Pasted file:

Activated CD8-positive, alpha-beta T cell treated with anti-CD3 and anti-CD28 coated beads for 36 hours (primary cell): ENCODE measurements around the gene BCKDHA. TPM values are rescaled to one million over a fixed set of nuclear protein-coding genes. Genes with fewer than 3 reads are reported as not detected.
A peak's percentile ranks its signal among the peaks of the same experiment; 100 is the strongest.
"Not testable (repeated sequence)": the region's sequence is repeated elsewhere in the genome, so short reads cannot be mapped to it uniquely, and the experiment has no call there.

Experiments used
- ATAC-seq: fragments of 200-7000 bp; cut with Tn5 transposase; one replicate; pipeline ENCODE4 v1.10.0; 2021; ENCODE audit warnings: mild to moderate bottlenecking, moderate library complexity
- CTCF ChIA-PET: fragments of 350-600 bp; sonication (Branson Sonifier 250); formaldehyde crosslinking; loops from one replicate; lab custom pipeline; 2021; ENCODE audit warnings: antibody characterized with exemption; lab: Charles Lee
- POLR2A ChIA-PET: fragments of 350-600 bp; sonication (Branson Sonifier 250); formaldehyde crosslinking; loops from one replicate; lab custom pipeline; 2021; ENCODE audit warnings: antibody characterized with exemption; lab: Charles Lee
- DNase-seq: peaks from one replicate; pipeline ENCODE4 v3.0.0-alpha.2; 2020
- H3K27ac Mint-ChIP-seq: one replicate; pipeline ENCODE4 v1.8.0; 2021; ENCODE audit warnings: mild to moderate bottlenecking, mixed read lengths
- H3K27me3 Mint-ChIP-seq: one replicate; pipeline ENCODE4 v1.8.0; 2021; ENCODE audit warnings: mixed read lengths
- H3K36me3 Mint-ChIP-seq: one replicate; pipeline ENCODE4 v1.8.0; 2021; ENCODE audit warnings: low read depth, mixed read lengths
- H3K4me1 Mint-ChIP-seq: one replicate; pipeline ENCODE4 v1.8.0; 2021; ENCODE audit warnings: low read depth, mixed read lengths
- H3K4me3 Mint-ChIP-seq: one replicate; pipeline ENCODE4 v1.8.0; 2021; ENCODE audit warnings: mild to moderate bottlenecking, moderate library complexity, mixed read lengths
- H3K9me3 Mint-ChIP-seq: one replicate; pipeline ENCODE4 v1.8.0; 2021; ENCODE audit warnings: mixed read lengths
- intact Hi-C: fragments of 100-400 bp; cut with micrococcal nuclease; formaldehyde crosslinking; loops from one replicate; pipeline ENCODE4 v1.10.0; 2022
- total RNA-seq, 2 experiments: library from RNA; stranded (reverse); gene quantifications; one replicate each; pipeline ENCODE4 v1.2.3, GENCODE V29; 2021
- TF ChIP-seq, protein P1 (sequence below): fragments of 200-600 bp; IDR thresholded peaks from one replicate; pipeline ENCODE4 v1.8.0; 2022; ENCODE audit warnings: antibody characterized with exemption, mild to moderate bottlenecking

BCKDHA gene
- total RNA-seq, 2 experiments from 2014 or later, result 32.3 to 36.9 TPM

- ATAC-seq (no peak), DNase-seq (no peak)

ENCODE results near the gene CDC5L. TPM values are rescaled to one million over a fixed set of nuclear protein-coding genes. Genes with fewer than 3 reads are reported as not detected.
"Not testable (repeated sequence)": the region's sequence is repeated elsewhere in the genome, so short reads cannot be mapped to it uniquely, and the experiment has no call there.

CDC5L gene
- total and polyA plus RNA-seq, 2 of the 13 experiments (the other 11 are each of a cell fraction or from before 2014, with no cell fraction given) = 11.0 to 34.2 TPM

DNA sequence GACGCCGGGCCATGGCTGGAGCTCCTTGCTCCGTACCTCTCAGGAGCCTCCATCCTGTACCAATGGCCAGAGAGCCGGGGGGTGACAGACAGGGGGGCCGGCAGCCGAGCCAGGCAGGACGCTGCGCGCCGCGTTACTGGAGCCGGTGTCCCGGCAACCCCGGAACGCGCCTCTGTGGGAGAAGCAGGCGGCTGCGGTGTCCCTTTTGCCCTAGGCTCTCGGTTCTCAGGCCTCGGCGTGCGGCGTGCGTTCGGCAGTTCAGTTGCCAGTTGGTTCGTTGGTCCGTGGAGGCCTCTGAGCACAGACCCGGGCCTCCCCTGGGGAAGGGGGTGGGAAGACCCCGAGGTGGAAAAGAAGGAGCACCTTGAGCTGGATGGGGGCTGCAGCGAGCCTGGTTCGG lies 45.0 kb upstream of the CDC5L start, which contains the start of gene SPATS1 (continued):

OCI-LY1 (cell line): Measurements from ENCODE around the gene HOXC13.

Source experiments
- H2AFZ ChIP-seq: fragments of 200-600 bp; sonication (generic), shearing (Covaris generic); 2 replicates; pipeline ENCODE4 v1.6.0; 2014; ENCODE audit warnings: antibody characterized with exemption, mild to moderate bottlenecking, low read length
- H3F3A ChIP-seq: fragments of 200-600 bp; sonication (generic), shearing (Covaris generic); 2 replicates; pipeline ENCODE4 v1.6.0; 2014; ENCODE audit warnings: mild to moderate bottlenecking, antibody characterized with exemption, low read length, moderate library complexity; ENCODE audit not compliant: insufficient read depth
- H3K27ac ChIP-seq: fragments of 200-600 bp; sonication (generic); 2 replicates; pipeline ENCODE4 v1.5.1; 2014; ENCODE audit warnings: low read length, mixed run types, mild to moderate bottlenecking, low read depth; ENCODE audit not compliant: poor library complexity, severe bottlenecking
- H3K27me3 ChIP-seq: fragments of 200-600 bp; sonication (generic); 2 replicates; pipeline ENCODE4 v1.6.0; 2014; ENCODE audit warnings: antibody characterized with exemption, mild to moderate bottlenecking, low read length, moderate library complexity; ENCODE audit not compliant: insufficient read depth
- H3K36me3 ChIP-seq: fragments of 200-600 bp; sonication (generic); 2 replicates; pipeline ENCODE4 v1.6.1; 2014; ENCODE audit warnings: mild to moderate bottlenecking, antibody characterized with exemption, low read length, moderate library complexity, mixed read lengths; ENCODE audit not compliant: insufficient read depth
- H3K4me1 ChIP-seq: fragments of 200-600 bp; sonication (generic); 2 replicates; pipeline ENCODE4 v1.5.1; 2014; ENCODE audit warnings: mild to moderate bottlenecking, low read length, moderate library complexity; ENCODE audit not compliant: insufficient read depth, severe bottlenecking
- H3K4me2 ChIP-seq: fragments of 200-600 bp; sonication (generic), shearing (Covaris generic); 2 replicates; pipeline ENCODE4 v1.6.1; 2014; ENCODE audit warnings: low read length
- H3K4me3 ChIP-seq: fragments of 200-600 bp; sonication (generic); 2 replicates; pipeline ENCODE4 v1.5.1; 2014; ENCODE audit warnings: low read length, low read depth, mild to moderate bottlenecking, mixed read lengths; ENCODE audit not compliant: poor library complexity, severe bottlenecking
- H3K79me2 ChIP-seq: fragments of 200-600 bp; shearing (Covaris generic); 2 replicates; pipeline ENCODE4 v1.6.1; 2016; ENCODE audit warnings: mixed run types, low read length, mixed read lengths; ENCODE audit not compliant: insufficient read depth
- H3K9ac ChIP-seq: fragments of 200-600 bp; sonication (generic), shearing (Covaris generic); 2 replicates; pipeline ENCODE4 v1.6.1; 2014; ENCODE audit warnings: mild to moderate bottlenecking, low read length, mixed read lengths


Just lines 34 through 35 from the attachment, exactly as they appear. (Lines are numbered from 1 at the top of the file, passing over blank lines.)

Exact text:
- H3K4me2 ChIP-seq: fragments of 200-600 bp; sonication (generic), shearing (Covaris generic); 2 replicates; pipeline ENCODE4 v1.6.1; 2014; ENCODE audit warnings: low read length
- H3K4me3 ChIP-seq: fragments of 200-600 bp; sonication (generic); 2 replicates; pipeline ENCODE4 v1.5.1; 2014; ENCODE audit warnings: low read length, low read depth, mild to moderate bottlenecking, mixed read lengths; ENCODE audit not compliant: poor library complexity, severe bottlenecking